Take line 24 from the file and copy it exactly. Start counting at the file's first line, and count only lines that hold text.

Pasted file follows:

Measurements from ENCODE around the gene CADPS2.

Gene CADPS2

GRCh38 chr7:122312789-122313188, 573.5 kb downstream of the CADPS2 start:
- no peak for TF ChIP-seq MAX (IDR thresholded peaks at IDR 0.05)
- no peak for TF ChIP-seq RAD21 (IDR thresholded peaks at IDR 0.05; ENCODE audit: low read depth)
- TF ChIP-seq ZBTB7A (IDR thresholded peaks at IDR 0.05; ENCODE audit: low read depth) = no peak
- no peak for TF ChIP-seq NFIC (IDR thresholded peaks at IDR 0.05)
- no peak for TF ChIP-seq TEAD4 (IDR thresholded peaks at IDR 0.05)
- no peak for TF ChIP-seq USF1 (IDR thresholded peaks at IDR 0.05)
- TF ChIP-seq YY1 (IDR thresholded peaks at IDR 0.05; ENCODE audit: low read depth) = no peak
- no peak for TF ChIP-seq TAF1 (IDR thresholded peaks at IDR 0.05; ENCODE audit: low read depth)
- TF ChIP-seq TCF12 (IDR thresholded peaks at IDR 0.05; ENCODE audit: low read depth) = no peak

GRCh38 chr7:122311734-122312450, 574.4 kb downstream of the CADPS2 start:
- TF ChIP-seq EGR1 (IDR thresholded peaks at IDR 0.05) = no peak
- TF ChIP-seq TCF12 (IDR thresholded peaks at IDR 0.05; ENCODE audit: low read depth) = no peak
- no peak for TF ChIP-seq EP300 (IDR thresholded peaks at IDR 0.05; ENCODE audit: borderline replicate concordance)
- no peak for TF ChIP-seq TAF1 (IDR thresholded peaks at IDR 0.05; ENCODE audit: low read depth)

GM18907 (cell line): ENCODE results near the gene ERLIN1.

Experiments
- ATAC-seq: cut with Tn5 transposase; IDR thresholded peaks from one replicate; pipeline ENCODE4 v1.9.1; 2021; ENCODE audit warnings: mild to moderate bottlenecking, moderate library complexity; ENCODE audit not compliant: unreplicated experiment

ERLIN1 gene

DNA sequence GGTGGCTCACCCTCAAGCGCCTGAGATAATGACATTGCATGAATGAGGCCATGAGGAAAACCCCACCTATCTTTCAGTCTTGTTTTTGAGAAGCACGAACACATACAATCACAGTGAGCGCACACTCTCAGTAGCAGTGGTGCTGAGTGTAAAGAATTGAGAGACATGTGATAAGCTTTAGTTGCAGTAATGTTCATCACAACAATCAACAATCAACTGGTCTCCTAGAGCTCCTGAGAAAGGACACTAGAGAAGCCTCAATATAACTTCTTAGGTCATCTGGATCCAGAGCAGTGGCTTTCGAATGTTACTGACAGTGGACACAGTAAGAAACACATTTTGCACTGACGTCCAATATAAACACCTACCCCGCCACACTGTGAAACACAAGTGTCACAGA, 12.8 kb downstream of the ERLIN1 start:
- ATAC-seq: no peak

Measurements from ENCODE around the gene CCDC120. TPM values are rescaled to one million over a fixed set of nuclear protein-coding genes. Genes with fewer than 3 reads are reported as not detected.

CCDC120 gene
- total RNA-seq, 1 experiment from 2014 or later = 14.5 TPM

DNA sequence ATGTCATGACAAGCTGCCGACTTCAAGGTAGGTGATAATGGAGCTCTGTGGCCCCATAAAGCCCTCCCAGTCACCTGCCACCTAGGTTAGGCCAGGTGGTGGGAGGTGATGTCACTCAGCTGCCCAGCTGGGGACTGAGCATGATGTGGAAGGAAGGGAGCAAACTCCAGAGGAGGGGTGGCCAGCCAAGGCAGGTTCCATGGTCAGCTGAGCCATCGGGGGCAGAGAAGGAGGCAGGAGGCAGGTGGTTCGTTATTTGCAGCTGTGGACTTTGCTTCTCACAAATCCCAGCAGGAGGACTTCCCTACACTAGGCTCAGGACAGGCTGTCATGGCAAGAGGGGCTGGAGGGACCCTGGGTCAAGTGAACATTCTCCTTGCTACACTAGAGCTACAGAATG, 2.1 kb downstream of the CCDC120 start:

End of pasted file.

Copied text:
Measurements from ENCODE around the gene CCDC120. TPM values are rescaled to one million over a fixed set of nuclear protein-coding genes. Genes with fewer than 3 reads are reported as not detected.